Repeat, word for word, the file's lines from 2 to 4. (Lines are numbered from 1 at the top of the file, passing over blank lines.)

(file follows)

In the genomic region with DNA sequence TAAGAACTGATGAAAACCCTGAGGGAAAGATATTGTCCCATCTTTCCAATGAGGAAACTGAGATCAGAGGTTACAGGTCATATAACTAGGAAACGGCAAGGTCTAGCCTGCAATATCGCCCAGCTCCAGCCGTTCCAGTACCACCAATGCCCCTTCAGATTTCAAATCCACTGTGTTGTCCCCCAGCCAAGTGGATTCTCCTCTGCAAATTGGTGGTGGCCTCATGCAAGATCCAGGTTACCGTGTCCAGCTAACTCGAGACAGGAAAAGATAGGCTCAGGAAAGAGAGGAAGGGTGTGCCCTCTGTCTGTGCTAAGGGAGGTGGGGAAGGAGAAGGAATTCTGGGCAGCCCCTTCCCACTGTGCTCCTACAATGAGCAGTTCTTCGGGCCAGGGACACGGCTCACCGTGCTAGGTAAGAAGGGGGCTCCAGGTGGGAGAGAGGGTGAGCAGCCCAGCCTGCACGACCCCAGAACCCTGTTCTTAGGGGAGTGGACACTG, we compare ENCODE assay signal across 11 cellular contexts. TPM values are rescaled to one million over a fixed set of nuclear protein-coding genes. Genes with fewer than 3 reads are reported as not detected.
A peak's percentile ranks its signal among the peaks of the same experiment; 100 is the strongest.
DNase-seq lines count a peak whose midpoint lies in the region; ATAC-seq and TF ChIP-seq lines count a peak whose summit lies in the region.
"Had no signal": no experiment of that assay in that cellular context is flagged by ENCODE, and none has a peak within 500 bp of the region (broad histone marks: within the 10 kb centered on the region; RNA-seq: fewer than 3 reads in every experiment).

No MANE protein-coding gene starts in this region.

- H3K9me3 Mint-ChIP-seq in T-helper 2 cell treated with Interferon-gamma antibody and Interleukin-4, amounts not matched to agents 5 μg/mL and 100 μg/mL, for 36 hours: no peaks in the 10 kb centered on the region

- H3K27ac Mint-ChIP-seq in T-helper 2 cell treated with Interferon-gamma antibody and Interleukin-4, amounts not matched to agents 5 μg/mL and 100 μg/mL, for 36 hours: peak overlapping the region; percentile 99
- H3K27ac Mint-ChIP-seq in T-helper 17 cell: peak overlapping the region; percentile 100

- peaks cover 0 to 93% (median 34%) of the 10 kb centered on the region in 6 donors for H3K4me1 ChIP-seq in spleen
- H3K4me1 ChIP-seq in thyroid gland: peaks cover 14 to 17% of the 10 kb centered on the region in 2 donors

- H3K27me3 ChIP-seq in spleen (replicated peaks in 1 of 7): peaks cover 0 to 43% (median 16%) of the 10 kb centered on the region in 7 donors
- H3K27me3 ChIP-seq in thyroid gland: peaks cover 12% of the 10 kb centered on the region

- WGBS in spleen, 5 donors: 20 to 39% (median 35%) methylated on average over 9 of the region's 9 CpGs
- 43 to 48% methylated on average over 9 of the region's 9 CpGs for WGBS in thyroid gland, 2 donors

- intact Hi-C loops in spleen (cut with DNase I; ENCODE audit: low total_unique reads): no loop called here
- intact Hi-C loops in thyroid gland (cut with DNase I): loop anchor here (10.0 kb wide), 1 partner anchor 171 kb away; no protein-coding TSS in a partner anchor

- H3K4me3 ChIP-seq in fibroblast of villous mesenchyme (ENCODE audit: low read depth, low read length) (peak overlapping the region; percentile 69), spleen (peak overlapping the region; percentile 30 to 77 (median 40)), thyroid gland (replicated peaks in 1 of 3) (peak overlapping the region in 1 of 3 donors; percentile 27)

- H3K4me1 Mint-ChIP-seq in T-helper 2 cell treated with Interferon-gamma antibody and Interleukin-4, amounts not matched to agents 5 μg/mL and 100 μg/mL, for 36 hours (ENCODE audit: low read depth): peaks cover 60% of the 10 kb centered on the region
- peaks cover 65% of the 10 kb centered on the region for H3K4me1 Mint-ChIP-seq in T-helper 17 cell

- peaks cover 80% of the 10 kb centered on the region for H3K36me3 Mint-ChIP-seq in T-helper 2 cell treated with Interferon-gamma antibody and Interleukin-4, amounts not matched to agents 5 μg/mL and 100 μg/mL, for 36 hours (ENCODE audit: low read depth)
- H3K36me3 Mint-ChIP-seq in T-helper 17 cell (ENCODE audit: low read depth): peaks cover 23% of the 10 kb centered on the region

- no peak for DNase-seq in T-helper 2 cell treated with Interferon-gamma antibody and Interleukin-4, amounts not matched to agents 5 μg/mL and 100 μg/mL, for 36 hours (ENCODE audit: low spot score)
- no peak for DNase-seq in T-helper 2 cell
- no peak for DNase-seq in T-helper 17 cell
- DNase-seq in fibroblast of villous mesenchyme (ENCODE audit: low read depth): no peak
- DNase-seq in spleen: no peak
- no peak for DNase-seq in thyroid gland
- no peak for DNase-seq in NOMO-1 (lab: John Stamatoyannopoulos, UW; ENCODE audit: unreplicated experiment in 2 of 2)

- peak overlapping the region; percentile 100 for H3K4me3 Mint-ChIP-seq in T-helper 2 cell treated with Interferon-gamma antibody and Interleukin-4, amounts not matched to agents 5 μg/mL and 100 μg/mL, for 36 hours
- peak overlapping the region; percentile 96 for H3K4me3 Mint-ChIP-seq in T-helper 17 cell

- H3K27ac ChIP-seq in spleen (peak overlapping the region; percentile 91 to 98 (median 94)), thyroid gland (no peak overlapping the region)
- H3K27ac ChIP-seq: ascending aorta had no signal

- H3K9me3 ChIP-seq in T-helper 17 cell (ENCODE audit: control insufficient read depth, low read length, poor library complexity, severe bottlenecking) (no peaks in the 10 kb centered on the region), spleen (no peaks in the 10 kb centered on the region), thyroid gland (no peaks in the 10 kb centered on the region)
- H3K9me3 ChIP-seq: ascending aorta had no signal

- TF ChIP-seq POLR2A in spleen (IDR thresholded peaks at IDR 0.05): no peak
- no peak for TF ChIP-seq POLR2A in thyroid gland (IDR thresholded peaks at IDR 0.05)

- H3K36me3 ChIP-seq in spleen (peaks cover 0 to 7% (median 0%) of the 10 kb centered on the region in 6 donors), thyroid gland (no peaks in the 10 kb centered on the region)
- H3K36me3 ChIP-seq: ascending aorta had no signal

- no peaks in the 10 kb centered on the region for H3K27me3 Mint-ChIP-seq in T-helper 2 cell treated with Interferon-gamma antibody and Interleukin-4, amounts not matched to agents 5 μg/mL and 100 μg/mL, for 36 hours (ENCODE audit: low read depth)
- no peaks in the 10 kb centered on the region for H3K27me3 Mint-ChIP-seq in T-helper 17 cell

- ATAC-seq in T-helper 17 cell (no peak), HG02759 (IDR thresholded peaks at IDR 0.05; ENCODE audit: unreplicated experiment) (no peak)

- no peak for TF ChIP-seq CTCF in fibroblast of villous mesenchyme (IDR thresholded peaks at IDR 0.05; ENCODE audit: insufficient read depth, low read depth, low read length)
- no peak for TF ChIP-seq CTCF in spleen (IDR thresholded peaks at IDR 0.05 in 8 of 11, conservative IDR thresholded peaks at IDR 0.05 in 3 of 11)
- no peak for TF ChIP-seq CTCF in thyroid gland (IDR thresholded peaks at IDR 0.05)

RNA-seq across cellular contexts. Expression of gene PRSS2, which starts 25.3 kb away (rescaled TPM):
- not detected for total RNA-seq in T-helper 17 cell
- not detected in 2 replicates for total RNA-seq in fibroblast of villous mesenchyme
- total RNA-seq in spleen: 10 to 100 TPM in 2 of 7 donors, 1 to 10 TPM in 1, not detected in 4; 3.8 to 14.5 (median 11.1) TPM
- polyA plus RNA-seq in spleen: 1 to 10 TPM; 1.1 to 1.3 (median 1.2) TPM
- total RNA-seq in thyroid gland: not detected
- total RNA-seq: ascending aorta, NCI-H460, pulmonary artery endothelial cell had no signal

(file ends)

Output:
A peak's percentile ranks its signal among the peaks of the same experiment; 100 is the strongest.
DNase-seq lines count a peak whose midpoint lies in the region; ATAC-seq and TF ChIP-seq lines count a peak whose summit lies in the region.
"Had no signal": no experiment of that assay in that cellular context is flagged by ENCODE, and none has a peak within 500 bp of the region (broad histone marks: within the 10 kb centered on the region; RNA-seq: fewer than 3 reads in every experiment).